Post-Lilly-heist PR and damage control

 - 
03/22/2010
I was talking with my editor Sam the other day and we were trying to decide how we could take the unfortunate loss at Eli Lilly and use the incident as the spring board for a valuable discussion on how the industry should handle such matters. This is certainly not the first time a loss has occurred and nor will it be the last. We wanted to try and produce something beneficial to SSN's readers. We came to the realization that really the Eli Lilly heist was an unfortunate event that could have happened to anyone. The real point is not who did or didn't do what--Did the security system fail? Were the criminals just brilliant and Ocean's Eleven-good? Did someone at the monitoring company drop the ball? Was it an inside job (which is actually the way opinion online seems to be trending now)?--but now that the loss has occurred, what can or should the industry do to address apprehension, anxiety and consumer doubt? Regardless of what happened, does someone in the industry have an obligation to address the end users out there who may be asking "What good is my security system if it can be circumvented? I'm interested in any comments readers have. I've spoken with one industry association leader so far who pointed out that until all the facts are known, it may be best to remain silent. This leader also pointed out the heist is an opportunity for security companies to go to their clients and review the protection that's in place. Is it enough? We also discussed the recent Rutgers University School of Criminal Justice study for AIREF, a comprehensive study of five years of statistics by researchers at the Rutgers University School of Criminal Justice (SCJ) in Newark that found that residential burglar alarm systems deter crime. The executive summary of that study is a good place to start in reassuring end users. The executive summary spells it all out. My real question, though is, should someone film a PSA to air right after one of those Broadview adds that SNL just spoofed and let the public know, "Hey, all kidding aside, and despite this latest unfortunate incident, security is still valuable!"? I'd love to hear your thoughts. Call me at 207-846-0600 extension 254 or drop me an email. Or just post a comment on this blog.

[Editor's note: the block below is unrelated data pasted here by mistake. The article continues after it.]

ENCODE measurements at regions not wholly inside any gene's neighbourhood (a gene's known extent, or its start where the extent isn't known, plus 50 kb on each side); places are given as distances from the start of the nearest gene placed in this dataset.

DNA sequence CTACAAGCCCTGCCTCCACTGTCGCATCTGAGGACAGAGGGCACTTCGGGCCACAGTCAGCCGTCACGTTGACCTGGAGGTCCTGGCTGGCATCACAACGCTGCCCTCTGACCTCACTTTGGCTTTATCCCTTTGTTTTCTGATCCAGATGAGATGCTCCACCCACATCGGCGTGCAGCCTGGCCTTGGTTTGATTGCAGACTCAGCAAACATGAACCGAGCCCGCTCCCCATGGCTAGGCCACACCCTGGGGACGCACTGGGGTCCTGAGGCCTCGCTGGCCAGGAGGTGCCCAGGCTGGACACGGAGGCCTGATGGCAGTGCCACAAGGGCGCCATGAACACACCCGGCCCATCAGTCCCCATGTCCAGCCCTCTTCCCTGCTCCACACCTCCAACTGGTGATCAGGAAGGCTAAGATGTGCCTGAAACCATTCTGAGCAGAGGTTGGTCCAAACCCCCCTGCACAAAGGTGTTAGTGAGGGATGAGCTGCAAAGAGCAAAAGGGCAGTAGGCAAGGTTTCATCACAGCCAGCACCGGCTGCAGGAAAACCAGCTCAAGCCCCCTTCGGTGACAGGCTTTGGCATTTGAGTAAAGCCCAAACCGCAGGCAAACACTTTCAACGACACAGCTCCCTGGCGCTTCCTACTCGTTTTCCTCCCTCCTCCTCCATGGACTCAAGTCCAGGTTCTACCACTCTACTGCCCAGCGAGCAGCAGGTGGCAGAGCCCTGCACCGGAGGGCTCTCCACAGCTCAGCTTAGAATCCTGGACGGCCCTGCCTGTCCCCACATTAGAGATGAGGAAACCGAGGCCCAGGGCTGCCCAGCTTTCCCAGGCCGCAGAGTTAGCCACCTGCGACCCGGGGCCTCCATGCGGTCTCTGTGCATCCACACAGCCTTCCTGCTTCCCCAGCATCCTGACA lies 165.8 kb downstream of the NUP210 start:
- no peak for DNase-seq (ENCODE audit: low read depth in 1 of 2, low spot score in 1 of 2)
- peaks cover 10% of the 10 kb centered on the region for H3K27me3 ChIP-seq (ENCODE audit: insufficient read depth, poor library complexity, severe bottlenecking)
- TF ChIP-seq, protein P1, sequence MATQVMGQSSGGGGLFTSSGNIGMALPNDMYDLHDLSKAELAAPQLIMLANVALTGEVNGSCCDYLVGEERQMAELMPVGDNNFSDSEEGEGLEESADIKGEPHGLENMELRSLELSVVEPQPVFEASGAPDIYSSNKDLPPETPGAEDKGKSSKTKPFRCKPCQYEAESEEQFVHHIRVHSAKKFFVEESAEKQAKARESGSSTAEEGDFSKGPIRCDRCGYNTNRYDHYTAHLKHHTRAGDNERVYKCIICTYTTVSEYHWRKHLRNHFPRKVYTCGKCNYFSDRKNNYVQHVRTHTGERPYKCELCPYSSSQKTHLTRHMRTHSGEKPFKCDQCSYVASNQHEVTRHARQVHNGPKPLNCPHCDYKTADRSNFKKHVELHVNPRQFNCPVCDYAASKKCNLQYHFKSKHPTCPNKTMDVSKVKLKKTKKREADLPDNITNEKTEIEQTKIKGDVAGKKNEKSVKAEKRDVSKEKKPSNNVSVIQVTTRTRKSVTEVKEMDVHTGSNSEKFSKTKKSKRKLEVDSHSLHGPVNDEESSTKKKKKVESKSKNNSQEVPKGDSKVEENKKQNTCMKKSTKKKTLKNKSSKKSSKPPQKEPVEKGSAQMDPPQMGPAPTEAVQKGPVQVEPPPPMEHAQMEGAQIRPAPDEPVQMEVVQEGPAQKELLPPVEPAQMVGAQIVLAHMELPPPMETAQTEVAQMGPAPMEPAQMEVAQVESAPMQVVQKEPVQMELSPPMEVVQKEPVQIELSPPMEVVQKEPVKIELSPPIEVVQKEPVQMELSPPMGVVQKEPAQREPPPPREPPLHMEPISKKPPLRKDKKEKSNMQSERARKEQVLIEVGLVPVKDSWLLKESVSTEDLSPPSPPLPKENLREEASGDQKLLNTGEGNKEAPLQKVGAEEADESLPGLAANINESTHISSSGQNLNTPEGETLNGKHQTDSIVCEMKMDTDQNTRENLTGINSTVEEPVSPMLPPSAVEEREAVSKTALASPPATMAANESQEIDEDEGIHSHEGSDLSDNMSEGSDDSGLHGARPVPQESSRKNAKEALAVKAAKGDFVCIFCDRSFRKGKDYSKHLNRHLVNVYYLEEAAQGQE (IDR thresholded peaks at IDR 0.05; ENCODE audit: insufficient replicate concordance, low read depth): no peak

Comments

This very probably is "an opportunity for security companies to go to their clients and review the protection that’s in place", however, I think that's unlikely to happen just out of (or on the way back into) recession. Dealers are fearful of cancellatuions at the moment and are just happy to keep subscribers on their books - underprotected or not. A phone call to a Customer is an opportunity for them to ask awkward questions which may lead to cancellation.

A perhaps valid point, Steve.

In my opinion, the best way to demonstrate the value that security can offer is to demonstrate it… by designing systems that work and telling clients the truth about how the whole alarm process works. Unfortunately, the fact is that when most alarms trip, nothing happens. Nobody responds and nobody takes it seriously. Every alarm is considered false until proven otherwise. As an industry, we are training people to consider our ‘service’ a nuisance rather than an important part of their home/business security plan.